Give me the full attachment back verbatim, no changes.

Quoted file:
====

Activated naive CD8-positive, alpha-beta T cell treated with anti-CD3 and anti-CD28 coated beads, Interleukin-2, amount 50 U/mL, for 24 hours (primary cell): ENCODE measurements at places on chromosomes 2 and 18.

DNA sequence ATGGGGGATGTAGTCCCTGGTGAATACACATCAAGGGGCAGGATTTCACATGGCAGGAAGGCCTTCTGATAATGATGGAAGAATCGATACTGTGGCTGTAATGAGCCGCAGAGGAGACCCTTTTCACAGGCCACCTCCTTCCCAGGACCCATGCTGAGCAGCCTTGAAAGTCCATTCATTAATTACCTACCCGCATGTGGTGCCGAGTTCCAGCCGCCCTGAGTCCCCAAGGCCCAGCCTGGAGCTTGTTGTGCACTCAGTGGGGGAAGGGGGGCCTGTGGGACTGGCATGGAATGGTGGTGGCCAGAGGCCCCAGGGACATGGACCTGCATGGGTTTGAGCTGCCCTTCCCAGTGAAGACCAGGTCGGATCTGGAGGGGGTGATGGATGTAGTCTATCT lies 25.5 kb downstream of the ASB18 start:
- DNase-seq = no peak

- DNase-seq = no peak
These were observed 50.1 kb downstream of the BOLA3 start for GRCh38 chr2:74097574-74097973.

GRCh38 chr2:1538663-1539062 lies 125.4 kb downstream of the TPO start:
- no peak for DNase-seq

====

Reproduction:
Activated naive CD8-positive, alpha-beta T cell treated with anti-CD3 and anti-CD28 coated beads, Interleukin-2, amount 50 U/mL, for 24 hours (primary cell): ENCODE measurements at places on chromosomes 2 and 18.

DNA sequence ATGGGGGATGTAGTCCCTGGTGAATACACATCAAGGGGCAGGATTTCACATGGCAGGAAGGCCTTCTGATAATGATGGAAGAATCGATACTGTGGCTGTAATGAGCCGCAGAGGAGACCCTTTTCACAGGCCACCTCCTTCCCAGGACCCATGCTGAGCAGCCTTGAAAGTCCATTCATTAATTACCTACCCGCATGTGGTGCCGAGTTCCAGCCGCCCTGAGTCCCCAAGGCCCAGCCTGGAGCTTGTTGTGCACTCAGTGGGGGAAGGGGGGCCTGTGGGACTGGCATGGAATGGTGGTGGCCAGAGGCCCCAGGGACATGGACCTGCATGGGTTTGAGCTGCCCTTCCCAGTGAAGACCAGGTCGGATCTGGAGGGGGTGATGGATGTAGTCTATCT lies 25.5 kb downstream of the ASB18 start:
- DNase-seq = no peak

- DNase-seq = no peak
These were observed 50.1 kb downstream of the BOLA3 start for GRCh38 chr2:74097574-74097973.

GRCh38 chr2:1538663-1539062 lies 125.4 kb downstream of the TPO start:
- no peak for DNase-seq